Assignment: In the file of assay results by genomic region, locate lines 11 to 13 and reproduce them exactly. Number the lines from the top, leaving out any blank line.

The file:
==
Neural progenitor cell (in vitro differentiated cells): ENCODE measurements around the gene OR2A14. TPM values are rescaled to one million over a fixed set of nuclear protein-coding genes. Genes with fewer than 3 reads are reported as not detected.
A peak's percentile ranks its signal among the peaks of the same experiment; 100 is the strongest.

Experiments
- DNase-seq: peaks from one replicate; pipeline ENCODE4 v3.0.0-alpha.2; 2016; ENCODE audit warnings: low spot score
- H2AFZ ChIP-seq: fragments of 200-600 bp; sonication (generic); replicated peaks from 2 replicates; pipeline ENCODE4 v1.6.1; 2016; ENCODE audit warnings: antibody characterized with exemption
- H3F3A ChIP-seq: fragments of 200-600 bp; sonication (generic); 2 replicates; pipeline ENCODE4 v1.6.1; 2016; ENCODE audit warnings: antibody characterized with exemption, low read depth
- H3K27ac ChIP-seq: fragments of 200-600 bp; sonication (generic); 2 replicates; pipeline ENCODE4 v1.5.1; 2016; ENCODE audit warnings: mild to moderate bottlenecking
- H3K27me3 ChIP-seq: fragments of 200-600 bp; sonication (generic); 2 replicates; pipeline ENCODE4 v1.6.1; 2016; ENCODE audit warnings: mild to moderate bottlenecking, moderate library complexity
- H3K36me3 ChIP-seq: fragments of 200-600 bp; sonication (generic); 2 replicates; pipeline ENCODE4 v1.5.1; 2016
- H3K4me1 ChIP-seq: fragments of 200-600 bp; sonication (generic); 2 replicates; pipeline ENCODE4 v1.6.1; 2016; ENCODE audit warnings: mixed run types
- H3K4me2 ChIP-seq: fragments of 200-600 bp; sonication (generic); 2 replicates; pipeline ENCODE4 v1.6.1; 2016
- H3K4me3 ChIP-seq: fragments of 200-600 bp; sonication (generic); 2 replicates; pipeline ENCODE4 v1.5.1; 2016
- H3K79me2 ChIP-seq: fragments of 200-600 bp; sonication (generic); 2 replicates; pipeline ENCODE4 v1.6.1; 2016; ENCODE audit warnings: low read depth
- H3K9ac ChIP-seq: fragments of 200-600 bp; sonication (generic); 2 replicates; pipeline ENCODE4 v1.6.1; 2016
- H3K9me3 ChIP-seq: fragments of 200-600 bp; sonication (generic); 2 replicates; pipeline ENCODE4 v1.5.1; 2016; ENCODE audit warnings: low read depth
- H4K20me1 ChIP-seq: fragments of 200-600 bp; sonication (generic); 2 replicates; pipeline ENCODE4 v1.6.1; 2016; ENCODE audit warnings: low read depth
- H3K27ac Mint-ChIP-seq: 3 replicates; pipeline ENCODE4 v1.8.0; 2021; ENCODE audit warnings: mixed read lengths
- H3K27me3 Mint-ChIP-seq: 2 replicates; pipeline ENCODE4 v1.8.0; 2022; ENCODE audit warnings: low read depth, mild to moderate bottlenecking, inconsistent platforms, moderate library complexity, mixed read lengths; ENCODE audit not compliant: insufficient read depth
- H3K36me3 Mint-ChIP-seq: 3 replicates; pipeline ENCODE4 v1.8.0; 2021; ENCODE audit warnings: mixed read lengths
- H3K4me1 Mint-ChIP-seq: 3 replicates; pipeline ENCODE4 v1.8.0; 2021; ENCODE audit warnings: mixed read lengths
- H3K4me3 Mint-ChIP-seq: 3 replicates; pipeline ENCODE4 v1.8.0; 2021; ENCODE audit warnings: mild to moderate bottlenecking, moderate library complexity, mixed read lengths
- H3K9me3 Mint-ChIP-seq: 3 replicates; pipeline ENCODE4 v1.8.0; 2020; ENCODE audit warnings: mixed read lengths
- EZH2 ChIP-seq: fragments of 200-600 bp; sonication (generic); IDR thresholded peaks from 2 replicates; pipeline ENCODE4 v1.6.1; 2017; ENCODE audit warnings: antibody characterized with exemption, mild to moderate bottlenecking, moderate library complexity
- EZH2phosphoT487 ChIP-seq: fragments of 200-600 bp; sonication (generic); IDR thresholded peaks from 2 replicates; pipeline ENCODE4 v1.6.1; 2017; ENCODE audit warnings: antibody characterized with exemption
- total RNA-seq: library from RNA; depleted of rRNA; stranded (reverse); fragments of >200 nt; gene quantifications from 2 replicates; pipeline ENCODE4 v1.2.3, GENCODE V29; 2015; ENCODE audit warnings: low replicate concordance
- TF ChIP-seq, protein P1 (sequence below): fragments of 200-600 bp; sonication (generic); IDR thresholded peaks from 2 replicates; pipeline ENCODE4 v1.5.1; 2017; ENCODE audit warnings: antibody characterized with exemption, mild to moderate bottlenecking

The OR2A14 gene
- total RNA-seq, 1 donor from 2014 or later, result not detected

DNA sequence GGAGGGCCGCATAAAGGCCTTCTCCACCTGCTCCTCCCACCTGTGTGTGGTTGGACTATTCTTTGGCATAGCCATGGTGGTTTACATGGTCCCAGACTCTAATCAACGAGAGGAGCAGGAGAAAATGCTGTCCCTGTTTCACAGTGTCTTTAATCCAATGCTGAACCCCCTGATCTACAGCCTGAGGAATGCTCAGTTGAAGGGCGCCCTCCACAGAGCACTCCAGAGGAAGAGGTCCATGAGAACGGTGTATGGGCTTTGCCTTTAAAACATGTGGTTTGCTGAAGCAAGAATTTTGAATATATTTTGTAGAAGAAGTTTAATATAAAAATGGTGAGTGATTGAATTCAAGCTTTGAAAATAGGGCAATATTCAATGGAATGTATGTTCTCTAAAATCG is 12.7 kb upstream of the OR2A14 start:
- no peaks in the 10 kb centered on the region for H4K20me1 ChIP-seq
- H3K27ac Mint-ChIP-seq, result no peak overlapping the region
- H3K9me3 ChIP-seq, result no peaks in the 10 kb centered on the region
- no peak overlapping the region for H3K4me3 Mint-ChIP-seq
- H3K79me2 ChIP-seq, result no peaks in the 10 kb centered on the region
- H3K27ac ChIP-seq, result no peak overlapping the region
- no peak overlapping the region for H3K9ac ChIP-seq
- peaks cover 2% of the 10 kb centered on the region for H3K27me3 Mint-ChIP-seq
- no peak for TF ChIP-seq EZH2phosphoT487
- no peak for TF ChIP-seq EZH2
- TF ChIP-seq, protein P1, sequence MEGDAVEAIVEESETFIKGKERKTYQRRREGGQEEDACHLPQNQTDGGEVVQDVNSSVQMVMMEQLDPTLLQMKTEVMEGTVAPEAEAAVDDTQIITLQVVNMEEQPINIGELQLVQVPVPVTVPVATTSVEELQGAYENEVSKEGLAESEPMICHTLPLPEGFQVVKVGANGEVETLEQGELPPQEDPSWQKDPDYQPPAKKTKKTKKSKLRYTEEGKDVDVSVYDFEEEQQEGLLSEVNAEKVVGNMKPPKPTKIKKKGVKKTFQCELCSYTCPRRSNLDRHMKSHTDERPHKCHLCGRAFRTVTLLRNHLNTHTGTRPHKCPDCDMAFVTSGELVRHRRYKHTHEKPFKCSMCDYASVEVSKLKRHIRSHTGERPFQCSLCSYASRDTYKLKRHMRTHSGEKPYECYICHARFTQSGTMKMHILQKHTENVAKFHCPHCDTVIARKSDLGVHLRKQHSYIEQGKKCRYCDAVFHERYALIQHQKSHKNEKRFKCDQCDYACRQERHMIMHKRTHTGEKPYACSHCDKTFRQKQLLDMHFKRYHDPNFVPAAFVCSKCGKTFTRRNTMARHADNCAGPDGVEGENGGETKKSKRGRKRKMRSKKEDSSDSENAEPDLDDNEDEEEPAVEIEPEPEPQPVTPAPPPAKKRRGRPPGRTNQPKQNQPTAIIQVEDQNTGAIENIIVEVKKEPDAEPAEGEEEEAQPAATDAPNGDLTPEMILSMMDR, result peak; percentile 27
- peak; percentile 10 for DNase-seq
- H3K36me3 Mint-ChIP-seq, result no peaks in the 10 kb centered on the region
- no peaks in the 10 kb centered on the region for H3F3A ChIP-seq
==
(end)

- H3K4me2 ChIP-seq: fragments of 200-600 bp; sonication (generic); 2 replicates; pipeline ENCODE4 v1.6.1; 2016
- H3K4me3 ChIP-seq: fragments of 200-600 bp; sonication (generic); 2 replicates; pipeline ENCODE4 v1.5.1; 2016
- H3K79me2 ChIP-seq: fragments of 200-600 bp; sonication (generic); 2 replicates; pipeline ENCODE4 v1.6.1; 2016; ENCODE audit warnings: low read depth